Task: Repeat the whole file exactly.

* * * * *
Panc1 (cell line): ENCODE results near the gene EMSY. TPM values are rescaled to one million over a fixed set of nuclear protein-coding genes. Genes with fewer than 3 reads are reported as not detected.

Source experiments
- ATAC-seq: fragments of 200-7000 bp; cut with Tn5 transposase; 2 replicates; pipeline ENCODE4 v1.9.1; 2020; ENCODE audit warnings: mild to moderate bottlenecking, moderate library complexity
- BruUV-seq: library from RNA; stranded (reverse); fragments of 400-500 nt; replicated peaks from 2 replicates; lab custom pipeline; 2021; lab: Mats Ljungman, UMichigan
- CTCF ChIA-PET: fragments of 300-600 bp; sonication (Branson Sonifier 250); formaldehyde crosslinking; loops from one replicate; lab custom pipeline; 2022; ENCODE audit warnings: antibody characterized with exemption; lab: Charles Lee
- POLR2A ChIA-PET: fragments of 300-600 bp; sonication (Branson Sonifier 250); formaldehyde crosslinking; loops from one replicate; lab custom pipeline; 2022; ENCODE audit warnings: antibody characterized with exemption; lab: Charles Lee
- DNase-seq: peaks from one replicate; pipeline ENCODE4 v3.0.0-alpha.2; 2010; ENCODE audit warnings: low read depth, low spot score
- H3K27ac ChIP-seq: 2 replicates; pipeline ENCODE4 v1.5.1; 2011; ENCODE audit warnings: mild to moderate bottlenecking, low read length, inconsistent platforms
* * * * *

Panc1 (cell line): ENCODE results near the gene EMSY. TPM values are rescaled to one million over a fixed set of nuclear protein-coding genes. Genes with fewer than 3 reads are reported as not detected.

Source experiments
- ATAC-seq: fragments of 200-7000 bp; cut with Tn5 transposase; 2 replicates; pipeline ENCODE4 v1.9.1; 2020; ENCODE audit warnings: mild to moderate bottlenecking, moderate library complexity
- BruUV-seq: library from RNA; stranded (reverse); fragments of 400-500 nt; replicated peaks from 2 replicates; lab custom pipeline; 2021; lab: Mats Ljungman, UMichigan
- CTCF ChIA-PET: fragments of 300-600 bp; sonication (Branson Sonifier 250); formaldehyde crosslinking; loops from one replicate; lab custom pipeline; 2022; ENCODE audit warnings: antibody characterized with exemption; lab: Charles Lee
- POLR2A ChIA-PET: fragments of 300-600 bp; sonication (Branson Sonifier 250); formaldehyde crosslinking; loops from one replicate; lab custom pipeline; 2022; ENCODE audit warnings: antibody characterized with exemption; lab: Charles Lee
- DNase-seq: peaks from one replicate; pipeline ENCODE4 v3.0.0-alpha.2; 2010; ENCODE audit warnings: low read depth, low spot score
- H3K27ac ChIP-seq: 2 replicates; pipeline ENCODE4 v1.5.1; 2011; ENCODE audit warnings: mild to moderate bottlenecking, low read length, inconsistent platforms